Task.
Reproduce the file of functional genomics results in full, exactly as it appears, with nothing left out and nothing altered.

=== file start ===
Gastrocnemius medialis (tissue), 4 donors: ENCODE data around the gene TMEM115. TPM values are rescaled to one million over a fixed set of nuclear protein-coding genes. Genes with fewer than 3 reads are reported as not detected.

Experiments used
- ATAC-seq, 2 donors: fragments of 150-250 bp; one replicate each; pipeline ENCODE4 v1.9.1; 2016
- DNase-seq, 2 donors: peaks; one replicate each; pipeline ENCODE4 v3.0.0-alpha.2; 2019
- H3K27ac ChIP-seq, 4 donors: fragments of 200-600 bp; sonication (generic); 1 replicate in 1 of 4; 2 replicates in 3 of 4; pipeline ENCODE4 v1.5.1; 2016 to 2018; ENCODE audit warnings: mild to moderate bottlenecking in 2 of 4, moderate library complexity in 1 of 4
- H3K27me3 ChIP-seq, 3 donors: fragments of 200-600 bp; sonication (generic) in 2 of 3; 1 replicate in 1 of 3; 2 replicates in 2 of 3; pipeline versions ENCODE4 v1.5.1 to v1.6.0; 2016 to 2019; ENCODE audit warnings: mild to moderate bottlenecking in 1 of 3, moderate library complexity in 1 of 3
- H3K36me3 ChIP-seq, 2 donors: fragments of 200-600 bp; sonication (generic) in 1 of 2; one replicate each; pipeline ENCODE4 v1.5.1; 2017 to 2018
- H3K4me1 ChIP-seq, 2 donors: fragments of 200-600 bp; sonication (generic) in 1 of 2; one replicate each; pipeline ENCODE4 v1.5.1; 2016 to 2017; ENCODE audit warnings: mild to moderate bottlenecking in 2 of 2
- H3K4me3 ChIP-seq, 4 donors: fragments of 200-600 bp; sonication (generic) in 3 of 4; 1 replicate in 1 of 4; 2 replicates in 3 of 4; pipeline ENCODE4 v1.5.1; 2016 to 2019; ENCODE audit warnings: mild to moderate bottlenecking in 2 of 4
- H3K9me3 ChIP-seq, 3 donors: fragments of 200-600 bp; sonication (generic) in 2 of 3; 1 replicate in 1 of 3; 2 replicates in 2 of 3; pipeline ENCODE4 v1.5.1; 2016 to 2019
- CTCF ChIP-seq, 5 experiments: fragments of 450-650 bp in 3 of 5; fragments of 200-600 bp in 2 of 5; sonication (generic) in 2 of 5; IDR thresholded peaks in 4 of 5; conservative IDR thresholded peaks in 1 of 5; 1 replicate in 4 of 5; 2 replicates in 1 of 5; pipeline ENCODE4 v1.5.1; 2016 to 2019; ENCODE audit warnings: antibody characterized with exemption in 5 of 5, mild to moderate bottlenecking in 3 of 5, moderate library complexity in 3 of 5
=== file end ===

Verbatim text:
Gastrocnemius medialis (tissue), 4 donors: ENCODE data around the gene TMEM115. TPM values are rescaled to one million over a fixed set of nuclear protein-coding genes. Genes with fewer than 3 reads are reported as not detected.

Experiments used
- ATAC-seq, 2 donors: fragments of 150-250 bp; one replicate each; pipeline ENCODE4 v1.9.1; 2016
- DNase-seq, 2 donors: peaks; one replicate each; pipeline ENCODE4 v3.0.0-alpha.2; 2019
- H3K27ac ChIP-seq, 4 donors: fragments of 200-600 bp; sonication (generic); 1 replicate in 1 of 4; 2 replicates in 3 of 4; pipeline ENCODE4 v1.5.1; 2016 to 2018; ENCODE audit warnings: mild to moderate bottlenecking in 2 of 4, moderate library complexity in 1 of 4
- H3K27me3 ChIP-seq, 3 donors: fragments of 200-600 bp; sonication (generic) in 2 of 3; 1 replicate in 1 of 3; 2 replicates in 2 of 3; pipeline versions ENCODE4 v1.5.1 to v1.6.0; 2016 to 2019; ENCODE audit warnings: mild to moderate bottlenecking in 1 of 3, moderate library complexity in 1 of 3
- H3K36me3 ChIP-seq, 2 donors: fragments of 200-600 bp; sonication (generic) in 1 of 2; one replicate each; pipeline ENCODE4 v1.5.1; 2017 to 2018
- H3K4me1 ChIP-seq, 2 donors: fragments of 200-600 bp; sonication (generic) in 1 of 2; one replicate each; pipeline ENCODE4 v1.5.1; 2016 to 2017; ENCODE audit warnings: mild to moderate bottlenecking in 2 of 2
- H3K4me3 ChIP-seq, 4 donors: fragments of 200-600 bp; sonication (generic) in 3 of 4; 1 replicate in 1 of 4; 2 replicates in 3 of 4; pipeline ENCODE4 v1.5.1; 2016 to 2019; ENCODE audit warnings: mild to moderate bottlenecking in 2 of 4
- H3K9me3 ChIP-seq, 3 donors: fragments of 200-600 bp; sonication (generic) in 2 of 3; 1 replicate in 1 of 3; 2 replicates in 2 of 3; pipeline ENCODE4 v1.5.1; 2016 to 2019
- CTCF ChIP-seq, 5 experiments: fragments of 450-650 bp in 3 of 5; fragments of 200-600 bp in 2 of 5; sonication (generic) in 2 of 5; IDR thresholded peaks in 4 of 5; conservative IDR thresholded peaks in 1 of 5; 1 replicate in 4 of 5; 2 replicates in 1 of 5; pipeline ENCODE4 v1.5.1; 2016 to 2019; ENCODE audit warnings: antibody characterized with exemption in 5 of 5, mild to moderate bottlenecking in 3 of 5, moderate library complexity in 3 of 5